“The cars are coming, the cars are coming!”
Those might have been the Paul Revere-esque watchwords of four feisty Marin women nearly 75 years ago. They knew the Golden Gate Bridge would soon be spanning the watery chasm between Marin and San Francisco counties, bringing thousands of automobiles into Marin every day. At the time, a car and driver needed a ferryboat to reach the county from the south. However, those days were numbered. And the women had reason for concern.
Sepha Evers, Portia Forbes, Caroline Livermore, and Helen Van Pelt—at the time all members of the Marin Garden Club—wanted to do more than just worry. In January 1934, the Marin Independent Journal had editorialized that “our picnic spots are nearly gone. ‘No trespassing’ signs are posted all over. No community on earth is more favored with the wealth and beauty of potential playgrounds. We must act if we believe in building for the future.”
Act the four women did. Calling themselves the Citizens Survey Committee, they raised $2,500 to pay for county employee Hugh Pomeroy to produce Marin’s first set of general planning maps. Then, after adopting the name Marin Conservation League, whose role was “to preserve, protect, and enhance the natural assets of Marin County for all people,” they really set to work.
That first year, working with the Tamalpais Conservation Club, they negotiated the addition of 531 acres to ever-expanding Mount Tamalpais State Park. In 1938, the four women, now backed by a growing membership and fundraising potential, helped purchase 54 acres at what would become Drakes Bay Beach; a year later, the MCL came up with $20,000 to buy a portion of the Stinson Beach shoreline that later became a state park. They were, in today’s lexicon, on a roll.
Prior to World War II, the Marin Conservation League initiated a five-year struggle to have the state of California procure a 2,334-acre former paper mill so it could become a state park. The group succeeded with the state—and convinced county supervisors to forgive $32,000 in taxes owed by the previous owners. Now Marin has Samuel P. Taylor State Park.
But around the time Samuel P. Taylor State Park became a reality, local businesses were starting to question the league’s motivations. “They said we’d like to lock the bridge and keep people out,” longtime MCL board member Grace Wellman said in a 1982 interview. “But the Conservation League didn’t try to keep people out; (we) tried to plan for them so that when they came in there’d be a fine way for these people to live.”
Following World War II, the league, led by Caroline Livermore (in those days referred to as “Mrs. Norman Livermore”), resumed its efforts on behalf of a growing Marin. In 1951, it raised $15,000 to ensure the creation of Tomales Bay State Park; in 1963, thanks to $824,335 in gifts and grants, the acquisition of Angel Island State Park was completed; and in 1967, with help from the Nature Conservancy and the Audubon Society, $84,000 was supplied so that the county could purchase Kent Island and prevent Bolinas Lagoon from becoming a yacht harbor.
During the battle to save Bolinas Lagoon, the tactics of Livermore, Evers, Forbes, and Van Pelt impressed board member Wellman. “You know, you’d watch those gals work and believe they should have run the world,” she observed in her 1982 interview. “They knew exactly how to maneuver everything. They were marvelous. I learned a lot just by trailing along behind them.”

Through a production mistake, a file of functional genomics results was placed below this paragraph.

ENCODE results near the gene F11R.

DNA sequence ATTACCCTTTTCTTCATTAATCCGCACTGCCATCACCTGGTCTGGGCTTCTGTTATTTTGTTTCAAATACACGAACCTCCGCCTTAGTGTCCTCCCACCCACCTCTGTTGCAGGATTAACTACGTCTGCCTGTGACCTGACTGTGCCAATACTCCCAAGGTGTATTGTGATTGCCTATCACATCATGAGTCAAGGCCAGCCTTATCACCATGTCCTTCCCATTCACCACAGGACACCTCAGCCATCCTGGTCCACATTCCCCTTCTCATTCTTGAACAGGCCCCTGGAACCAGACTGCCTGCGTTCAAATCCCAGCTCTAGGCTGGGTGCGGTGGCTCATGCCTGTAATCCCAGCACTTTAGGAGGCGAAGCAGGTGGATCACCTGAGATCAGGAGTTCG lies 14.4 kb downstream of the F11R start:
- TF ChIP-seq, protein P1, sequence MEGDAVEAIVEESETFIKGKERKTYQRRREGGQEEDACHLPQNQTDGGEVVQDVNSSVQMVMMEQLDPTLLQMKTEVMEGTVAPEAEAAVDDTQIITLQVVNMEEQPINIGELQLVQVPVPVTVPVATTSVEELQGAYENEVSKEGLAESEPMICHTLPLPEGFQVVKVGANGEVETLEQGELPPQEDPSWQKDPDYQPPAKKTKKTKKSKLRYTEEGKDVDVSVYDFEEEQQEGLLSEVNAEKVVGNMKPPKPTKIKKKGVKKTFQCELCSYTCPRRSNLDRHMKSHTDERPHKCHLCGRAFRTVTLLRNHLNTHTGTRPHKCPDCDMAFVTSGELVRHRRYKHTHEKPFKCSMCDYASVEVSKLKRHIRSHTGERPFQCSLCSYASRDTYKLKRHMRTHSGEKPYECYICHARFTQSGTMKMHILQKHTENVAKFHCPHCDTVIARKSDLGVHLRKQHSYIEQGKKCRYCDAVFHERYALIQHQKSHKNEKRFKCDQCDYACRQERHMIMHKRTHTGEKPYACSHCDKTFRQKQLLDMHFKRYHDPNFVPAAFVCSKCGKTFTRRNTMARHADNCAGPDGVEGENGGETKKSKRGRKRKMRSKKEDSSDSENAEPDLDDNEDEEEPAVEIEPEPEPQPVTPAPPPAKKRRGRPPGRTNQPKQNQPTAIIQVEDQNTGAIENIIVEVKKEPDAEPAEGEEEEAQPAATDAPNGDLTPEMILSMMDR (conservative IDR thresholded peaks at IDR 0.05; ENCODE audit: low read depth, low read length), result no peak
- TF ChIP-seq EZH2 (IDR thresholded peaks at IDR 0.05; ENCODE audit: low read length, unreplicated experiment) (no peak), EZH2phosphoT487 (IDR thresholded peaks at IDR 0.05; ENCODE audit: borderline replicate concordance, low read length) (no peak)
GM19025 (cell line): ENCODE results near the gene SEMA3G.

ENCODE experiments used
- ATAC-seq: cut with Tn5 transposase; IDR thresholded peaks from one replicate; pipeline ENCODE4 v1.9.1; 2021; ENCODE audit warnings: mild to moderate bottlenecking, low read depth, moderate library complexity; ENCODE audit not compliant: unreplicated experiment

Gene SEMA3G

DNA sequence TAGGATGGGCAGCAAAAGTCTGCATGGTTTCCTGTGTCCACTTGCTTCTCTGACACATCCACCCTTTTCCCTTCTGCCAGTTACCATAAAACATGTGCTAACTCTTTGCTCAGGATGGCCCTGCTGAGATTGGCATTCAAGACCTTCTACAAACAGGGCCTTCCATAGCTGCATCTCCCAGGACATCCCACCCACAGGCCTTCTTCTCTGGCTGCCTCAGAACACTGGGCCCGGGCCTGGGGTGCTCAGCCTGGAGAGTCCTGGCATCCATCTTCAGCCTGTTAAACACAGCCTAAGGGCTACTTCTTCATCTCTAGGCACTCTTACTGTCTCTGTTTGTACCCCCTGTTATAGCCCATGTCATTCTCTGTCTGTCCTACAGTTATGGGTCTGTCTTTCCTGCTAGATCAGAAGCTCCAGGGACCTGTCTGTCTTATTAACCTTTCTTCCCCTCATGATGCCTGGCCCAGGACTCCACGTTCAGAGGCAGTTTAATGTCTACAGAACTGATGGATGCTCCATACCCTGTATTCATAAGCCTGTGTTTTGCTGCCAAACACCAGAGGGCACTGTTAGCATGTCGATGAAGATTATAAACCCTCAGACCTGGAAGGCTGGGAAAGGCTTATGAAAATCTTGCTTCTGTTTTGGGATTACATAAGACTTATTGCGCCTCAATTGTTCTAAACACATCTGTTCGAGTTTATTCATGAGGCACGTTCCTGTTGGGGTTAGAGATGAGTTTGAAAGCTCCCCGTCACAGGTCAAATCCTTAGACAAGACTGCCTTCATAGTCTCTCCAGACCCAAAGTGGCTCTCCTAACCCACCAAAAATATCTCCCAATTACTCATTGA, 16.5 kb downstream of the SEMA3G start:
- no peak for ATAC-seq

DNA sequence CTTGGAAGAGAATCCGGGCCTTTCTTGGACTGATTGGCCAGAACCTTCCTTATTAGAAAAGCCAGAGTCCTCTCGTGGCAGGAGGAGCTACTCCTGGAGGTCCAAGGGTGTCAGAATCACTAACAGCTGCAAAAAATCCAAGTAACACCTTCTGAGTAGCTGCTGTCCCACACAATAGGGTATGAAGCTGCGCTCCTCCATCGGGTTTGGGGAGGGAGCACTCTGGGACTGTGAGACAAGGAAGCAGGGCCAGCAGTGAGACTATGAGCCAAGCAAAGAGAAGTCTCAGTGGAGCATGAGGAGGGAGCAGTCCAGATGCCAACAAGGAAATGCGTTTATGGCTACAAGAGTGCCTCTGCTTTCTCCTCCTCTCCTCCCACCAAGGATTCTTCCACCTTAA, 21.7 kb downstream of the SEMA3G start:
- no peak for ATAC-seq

Other victories the Marin Conservation League had a hand in during the postwar years include stopping a Utah development company from filling in a portion of Richardson’s Bay between Strawberry and Belvedere, which would have created a yachting community for 2,000 residents (1958); the creation of Point Reyes National Seashore (1962); Olompali State Historic Park in Novato and the Marin County Open Space District (both in 1972); and establishing the Ring Mountain Open Space Preserve between Corte Madera and Tiburon (1981).
Many of the league’s triumphs are credited to the indomitable Livermore, who died in 1964 and is immortalized by a 781-foot Angel Island peak bearing her name. “Caroline would say, ‘If it’s something that has to be done, we’ll do it,’” Wellman told her interviewer in 1982. Often, Livermore would appear before county supervisors and challenge them to match funds raised by the Conservation League, whether the league had the funds or not, Wellman recalled. “Then she’d tell our board, ‘You’ll just have to go out and find $5,000.’ The truth of the matter was, until we found the $5,000, Caroline would put it up.”
The league’s far-sighted efforts “made a lot of difference in the county,” she added. “You can start the wrong way, and never undo it. You build a bad road and you’re through. You can restore a building, or rebuild it, or whatever you want. But when the good Lord’s earth goes to pieces, you can’t put Humpty Dumpty back up on that old wall.” Conservation may not have been a term very well understood or much in use back in the 1930s, ’40s, and ’50s, but, as Wellman observed, “It was in Marin.”
With more than 1,200 paid members, the Marin Conservation League carries on that forward-thinking legacy, ever an active force in preserving the natural environment of Marin.
Marin Conservation League, 1623A Fifth Ave., San Rafael; J. Scott Feirabend, executive director; Roger Roberts, president of the board of directors; 415.485.6257; email firstname.lastname@example.org; www.marinconservation league.org
CAPTION: (Middle) Cars on 101 in the late 1930s.
(Bottom, clockwise from upper left) MCL founder Sepha Evers; Caroline Livermore, founder of the Marin Conservation League; Grace Wellman, longtime MCL board member and source of MCL’s oral history; Mary Summers, Marin County’s influential planning director of the 1950s [courtesy of Marin Conservation League].
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